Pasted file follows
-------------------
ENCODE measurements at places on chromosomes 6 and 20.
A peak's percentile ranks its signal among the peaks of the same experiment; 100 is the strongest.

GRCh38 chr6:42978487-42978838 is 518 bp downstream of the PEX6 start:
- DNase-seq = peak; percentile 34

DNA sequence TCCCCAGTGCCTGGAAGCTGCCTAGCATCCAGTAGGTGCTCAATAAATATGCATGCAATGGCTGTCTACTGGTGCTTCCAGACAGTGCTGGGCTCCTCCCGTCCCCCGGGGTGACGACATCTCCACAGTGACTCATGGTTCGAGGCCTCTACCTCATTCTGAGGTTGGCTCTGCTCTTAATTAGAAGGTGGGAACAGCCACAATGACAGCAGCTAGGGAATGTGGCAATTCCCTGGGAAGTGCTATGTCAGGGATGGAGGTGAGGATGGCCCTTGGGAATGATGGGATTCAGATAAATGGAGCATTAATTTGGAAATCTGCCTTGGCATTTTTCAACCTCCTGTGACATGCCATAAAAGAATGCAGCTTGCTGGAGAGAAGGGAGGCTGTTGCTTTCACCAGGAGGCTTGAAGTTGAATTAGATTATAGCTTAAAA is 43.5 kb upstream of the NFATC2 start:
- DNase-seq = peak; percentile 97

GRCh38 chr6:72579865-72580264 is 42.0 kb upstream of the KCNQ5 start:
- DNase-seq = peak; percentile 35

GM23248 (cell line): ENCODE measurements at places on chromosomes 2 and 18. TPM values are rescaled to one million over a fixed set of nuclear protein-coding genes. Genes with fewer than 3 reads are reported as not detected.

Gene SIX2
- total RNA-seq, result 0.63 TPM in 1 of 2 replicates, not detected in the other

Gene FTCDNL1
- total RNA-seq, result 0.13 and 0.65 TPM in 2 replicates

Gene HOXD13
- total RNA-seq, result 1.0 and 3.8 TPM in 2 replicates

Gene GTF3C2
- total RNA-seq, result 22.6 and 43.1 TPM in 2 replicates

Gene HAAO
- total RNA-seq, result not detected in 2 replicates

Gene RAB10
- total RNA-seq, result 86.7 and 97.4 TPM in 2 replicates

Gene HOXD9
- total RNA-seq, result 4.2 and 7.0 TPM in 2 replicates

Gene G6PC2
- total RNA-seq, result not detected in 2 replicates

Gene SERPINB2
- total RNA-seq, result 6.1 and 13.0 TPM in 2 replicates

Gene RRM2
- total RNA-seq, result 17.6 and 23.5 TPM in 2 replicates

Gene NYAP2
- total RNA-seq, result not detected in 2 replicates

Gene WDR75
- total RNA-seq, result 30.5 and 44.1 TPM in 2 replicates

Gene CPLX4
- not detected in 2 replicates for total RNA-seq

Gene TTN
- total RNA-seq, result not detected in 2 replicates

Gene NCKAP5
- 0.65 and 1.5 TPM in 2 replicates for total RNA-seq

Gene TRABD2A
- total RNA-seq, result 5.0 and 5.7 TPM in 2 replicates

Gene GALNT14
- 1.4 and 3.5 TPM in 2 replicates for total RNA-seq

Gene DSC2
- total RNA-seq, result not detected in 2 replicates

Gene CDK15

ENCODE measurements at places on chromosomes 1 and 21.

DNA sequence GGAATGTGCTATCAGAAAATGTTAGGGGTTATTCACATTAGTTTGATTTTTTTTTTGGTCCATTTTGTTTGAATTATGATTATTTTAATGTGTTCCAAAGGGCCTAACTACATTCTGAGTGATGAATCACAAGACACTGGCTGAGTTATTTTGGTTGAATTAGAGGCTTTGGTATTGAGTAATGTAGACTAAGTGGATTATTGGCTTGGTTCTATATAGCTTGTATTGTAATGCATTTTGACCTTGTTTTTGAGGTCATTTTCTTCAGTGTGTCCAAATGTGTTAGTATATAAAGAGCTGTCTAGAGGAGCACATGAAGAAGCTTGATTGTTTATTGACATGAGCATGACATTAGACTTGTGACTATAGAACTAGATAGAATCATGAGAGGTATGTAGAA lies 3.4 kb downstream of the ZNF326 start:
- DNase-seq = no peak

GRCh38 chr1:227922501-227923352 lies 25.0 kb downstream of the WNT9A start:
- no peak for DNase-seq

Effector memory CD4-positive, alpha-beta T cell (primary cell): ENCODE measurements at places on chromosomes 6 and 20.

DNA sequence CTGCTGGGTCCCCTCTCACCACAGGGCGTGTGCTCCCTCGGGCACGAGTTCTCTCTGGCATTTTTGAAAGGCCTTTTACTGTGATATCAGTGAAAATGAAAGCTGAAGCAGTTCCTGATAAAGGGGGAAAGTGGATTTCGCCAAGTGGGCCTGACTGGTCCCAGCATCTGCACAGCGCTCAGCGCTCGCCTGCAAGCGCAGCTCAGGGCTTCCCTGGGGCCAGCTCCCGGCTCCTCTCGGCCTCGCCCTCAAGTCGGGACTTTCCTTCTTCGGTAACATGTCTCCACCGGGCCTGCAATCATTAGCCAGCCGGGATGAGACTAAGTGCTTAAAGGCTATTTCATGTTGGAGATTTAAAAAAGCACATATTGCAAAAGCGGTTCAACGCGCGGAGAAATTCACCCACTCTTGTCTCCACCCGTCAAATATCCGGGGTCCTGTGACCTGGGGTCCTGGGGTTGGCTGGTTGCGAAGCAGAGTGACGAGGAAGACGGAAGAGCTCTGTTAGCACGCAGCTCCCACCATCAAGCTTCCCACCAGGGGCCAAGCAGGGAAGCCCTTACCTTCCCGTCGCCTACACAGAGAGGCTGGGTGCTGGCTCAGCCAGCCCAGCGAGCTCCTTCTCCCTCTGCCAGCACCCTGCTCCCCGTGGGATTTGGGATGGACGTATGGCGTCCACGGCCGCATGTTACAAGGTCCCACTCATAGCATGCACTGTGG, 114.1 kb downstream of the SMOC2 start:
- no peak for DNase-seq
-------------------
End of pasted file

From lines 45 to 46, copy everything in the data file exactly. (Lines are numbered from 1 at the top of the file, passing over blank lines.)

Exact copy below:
- total RNA-seq, result not detected in 2 replicates

Gene CDK15